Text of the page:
The reaction to the book I just published has truly surprised me in the best possible way. Without an official book launch and only by word of mouth, it’s reached into five other states already. I’ve received encouraging emails, cards, and phone calls from unexpected places.
The story meets people in different ways. Some are looking for understanding of the Alzheimer journey or the caregiving aspect. Some are struck by aspect of being rejected by the very people who are supposed to love and nurture you. Others by forgiveness and faith, and still others about being totally honest with your feelings.
A woman in pastoral care ministry called to tell me how much she loved the book and how she’s referring it to clients. She encouraged me to get it out to a bigger audience. Another woman sent a photo of her copy with sticky notes throughout the pages saying these were places she needs to go back and ponder. Two other women on have purchased multiple copies to send around the United States to friends and family that they feel will be deeply touched by my testimony.
It is amazing and I am humbled by this response. And I’ve realized I need to get moving on getting these placed in book stores and in support groups. Currently they are available on Amazon and through me. I’ll keep you updated on book signings and other places you might find them. If you have any suggestions of places that would be good for this sort of book, feel free to let me know or to contact them with the recommendation. Thank you to everyone who has purchased and read this book. I hope it touches your heart in a deeply healing way.
Easter was cold, but the sun was shining brightly. Our plan for the day was to celebrate with Dad. I reminded Mike we needed to get there early in the likely event we’d have to get Dad dressed, or rather re-dressed. Lately, even when the aids get him up and about, he goes back to his room and gets undressed by himself and getting him to put his clothes back on is quite a process.
As I suspected, Dad was not ready for an Easter luncheon. He wasn’t even out of bed, and didn’t want to get out of bed. We started our negotiations.
“Get up, Dad, and we’ll have an Easter dinner together.”
“No, why don’t we have it in here?”
“No, it’s a lovely day. Get dressed and we’ll go to the dining room together.”
“You go without me.”
“Dad, we came to be with you. Going without you defeats the whole purpose.”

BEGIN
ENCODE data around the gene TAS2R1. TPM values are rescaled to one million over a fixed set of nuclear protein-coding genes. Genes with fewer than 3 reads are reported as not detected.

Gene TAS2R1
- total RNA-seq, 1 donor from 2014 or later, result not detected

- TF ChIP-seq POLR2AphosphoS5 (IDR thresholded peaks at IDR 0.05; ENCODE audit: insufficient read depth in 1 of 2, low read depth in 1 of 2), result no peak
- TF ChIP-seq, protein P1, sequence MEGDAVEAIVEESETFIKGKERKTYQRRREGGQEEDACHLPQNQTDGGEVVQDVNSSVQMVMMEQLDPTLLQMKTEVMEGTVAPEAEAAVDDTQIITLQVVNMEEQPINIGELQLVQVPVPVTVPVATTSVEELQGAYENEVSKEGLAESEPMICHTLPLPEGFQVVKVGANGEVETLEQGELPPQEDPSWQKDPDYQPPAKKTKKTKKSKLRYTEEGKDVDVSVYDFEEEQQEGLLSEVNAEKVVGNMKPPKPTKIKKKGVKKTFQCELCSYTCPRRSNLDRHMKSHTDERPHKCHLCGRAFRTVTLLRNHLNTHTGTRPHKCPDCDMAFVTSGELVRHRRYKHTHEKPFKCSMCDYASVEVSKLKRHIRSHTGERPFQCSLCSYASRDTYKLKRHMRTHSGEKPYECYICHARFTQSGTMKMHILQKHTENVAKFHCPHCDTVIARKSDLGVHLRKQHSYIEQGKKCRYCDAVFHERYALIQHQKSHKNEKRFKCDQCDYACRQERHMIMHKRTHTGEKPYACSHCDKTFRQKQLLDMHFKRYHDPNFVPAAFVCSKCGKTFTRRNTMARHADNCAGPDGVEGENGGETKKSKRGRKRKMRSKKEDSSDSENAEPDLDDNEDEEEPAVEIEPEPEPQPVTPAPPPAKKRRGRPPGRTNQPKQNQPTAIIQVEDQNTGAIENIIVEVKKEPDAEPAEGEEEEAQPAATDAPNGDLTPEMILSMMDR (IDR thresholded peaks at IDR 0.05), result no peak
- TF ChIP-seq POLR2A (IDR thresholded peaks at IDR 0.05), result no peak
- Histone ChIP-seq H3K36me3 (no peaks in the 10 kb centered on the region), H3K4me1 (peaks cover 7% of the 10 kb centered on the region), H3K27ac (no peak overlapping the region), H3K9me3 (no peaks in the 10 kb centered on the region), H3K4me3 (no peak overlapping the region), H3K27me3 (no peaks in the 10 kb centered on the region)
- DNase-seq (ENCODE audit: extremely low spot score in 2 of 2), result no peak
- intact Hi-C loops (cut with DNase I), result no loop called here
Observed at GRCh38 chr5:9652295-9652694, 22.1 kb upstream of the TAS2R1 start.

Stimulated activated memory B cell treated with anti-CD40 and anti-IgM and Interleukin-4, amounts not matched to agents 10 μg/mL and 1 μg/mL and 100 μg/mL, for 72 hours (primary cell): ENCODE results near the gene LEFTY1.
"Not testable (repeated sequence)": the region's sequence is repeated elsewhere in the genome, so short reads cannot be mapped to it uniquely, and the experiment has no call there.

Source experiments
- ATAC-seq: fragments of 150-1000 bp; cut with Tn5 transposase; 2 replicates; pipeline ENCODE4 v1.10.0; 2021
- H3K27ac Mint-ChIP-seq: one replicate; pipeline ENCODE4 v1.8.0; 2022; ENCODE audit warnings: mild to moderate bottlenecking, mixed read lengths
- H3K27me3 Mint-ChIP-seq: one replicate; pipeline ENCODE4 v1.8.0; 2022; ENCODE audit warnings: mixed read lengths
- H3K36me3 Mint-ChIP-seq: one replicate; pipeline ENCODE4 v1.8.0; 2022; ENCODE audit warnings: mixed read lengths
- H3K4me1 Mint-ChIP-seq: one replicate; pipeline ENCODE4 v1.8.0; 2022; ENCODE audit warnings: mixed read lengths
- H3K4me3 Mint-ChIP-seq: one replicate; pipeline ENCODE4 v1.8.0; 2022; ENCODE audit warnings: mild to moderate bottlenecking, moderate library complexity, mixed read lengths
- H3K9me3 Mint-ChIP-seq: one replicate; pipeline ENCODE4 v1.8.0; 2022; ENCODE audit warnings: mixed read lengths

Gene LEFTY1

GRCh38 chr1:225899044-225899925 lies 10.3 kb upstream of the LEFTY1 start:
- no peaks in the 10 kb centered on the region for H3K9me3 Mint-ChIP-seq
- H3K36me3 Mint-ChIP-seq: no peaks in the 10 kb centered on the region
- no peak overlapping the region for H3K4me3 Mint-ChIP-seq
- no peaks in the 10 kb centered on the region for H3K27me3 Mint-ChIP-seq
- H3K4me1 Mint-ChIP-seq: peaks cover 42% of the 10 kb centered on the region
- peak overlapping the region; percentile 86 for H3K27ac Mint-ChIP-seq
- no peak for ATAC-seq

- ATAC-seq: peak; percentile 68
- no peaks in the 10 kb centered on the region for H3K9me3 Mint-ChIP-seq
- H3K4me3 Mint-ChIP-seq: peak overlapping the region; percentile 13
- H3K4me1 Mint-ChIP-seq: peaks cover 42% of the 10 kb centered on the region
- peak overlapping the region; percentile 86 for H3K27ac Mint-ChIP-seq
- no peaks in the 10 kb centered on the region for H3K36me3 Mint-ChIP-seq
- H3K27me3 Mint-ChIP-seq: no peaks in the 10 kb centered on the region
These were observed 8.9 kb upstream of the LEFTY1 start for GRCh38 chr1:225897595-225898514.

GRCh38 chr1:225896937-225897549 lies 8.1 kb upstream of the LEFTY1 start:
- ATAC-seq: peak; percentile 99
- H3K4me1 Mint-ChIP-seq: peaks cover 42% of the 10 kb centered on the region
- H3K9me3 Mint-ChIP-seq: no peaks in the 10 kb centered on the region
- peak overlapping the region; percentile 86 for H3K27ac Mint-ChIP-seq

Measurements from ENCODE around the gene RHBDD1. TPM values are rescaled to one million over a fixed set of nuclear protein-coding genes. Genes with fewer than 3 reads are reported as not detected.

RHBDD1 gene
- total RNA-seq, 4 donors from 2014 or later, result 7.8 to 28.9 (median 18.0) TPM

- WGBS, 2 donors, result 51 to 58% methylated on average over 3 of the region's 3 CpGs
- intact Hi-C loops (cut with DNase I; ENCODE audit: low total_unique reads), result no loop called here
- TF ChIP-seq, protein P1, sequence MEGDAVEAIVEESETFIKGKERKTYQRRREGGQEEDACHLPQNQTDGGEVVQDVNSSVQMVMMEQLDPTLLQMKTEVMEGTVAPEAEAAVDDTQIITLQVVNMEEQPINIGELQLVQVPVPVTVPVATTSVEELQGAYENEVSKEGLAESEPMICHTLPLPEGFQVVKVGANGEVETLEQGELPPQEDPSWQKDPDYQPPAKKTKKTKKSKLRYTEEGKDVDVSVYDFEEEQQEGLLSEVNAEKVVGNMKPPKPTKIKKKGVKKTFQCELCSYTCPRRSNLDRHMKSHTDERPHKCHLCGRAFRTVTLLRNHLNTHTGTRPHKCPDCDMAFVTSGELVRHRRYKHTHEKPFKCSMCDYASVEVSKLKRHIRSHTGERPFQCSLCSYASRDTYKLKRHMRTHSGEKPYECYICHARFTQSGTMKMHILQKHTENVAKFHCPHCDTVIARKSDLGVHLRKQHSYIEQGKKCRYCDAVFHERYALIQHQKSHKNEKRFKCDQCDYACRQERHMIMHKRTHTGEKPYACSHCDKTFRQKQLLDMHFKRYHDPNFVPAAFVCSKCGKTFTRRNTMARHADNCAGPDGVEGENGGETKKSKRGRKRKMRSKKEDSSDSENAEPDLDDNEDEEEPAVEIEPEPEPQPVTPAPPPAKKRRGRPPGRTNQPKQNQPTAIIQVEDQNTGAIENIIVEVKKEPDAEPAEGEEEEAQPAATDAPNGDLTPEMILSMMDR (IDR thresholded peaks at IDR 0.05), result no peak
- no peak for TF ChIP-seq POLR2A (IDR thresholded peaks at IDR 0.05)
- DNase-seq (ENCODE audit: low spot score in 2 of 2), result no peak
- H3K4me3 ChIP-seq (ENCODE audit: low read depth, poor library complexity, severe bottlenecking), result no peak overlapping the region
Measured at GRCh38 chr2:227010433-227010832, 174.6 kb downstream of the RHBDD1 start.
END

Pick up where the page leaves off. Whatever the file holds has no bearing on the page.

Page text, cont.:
“Oh. Okay.” But he makes no move to get up.
“It’s Easter, Dad. I’ve made you a present.”
“Yep. But you have to get up and get dressed to get it.”
“Let me see what it is first.”
He smiled. It was going to be a good day. So good, in fact, that when he got up he as able to dress himself. The aids came in to get him to the dining room and were delightfully surprised that he was almost ready to go. Dad joked with them and when they left he told me he had a strategy to make all the staff like him. If only he remembered that strategy when he got angry and threw things at them. But today, for now, he was in good form and we went to the dining room together and joined another patient whose family was not able to be with her.
The conversation around the table was disjointed. Dad was deep into childhood memories, our table companion had developed certain coping mechanisms to cover her memory loss and both were chatting away about different things and were at peace. The sun shone brightly in the large room, we shared a meal together, and calm reigned for the day. I found great joy in that. When dealing with dementia, finding joy is vital.
For those of you in the Western tradition - hope you had a Happy Easter. For those of you who celebrate Passover, Shalom! May your Pesach overflow with happiness! For those of you in the Orthodox tradition who will celebrate Easter this weekend, Kaló pásha ...Happy Greek Easter!
May you be blessed. May you find peace.
Donna Kemper put aside her art career to care for a mother she hadn't seen in over a decade. For seven years she followed her mother's journey into dementia, caring for her and putting forgiveness into action.